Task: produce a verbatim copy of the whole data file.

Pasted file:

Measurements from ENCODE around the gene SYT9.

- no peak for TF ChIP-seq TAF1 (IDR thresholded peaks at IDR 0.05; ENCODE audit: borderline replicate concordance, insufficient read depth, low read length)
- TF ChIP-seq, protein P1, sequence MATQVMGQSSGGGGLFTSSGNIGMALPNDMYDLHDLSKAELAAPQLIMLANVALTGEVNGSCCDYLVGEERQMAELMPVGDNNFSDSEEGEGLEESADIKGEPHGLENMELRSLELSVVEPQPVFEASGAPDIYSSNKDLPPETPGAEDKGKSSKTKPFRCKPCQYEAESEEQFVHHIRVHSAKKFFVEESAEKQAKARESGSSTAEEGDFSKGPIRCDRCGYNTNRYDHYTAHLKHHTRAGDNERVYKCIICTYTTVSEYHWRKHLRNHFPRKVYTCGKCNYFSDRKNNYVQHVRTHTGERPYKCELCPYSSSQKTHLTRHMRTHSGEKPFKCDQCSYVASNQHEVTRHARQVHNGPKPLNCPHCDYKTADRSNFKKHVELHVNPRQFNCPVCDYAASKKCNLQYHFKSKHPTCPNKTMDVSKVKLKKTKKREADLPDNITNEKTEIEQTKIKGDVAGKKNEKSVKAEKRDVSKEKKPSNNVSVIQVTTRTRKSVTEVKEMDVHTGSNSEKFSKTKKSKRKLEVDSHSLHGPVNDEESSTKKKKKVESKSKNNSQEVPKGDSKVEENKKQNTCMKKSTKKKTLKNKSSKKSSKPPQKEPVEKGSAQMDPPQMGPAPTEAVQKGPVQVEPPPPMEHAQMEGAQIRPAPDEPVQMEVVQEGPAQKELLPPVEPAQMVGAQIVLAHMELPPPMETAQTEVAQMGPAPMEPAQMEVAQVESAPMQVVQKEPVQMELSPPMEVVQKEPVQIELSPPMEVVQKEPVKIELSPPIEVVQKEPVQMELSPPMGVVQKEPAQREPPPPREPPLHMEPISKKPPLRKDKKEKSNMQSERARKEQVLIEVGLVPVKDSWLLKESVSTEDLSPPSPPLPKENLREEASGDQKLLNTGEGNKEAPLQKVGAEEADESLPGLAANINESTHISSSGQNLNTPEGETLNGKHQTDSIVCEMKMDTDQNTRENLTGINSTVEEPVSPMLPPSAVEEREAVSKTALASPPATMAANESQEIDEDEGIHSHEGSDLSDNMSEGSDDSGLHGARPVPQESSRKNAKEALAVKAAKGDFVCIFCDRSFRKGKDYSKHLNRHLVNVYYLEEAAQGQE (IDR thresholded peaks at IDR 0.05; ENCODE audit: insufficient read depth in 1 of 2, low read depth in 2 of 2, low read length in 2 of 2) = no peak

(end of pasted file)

Measurements from ENCODE around the gene SYT9.

- no peak for TF ChIP-seq TAF1 (IDR thresholded peaks at IDR 0.05; ENCODE audit: borderline replicate concordance, insufficient read depth, low read length)
- TF ChIP-seq, protein P1, sequence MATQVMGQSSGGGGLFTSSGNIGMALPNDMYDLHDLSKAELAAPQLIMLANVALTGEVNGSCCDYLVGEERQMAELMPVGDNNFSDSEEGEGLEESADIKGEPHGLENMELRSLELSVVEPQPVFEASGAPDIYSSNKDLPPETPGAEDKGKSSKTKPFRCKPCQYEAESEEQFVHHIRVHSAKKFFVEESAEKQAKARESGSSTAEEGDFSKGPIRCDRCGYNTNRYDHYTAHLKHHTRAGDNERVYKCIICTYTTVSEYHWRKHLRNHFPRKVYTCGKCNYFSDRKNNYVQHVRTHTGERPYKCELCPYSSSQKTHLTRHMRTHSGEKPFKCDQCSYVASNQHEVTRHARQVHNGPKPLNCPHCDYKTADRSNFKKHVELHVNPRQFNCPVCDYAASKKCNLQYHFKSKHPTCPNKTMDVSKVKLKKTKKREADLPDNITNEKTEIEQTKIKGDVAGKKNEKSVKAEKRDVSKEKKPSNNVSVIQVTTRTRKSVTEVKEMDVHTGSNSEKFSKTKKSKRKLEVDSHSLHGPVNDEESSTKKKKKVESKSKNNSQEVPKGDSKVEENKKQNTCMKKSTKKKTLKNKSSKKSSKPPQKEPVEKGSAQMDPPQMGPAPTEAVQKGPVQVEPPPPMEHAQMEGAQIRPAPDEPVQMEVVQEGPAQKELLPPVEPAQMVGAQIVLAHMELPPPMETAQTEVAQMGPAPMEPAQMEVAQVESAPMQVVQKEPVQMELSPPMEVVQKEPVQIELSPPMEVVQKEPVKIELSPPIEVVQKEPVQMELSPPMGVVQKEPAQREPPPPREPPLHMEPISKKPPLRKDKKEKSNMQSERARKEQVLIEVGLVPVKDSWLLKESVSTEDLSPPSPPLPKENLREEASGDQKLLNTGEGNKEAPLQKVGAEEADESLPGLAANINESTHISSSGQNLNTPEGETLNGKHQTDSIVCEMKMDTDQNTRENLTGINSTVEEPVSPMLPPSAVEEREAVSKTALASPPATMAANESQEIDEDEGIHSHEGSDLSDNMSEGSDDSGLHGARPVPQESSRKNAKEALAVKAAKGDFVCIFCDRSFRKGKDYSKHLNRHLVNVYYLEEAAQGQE (IDR thresholded peaks at IDR 0.05; ENCODE audit: insufficient read depth in 1 of 2, low read depth in 2 of 2, low read length in 2 of 2) = no peak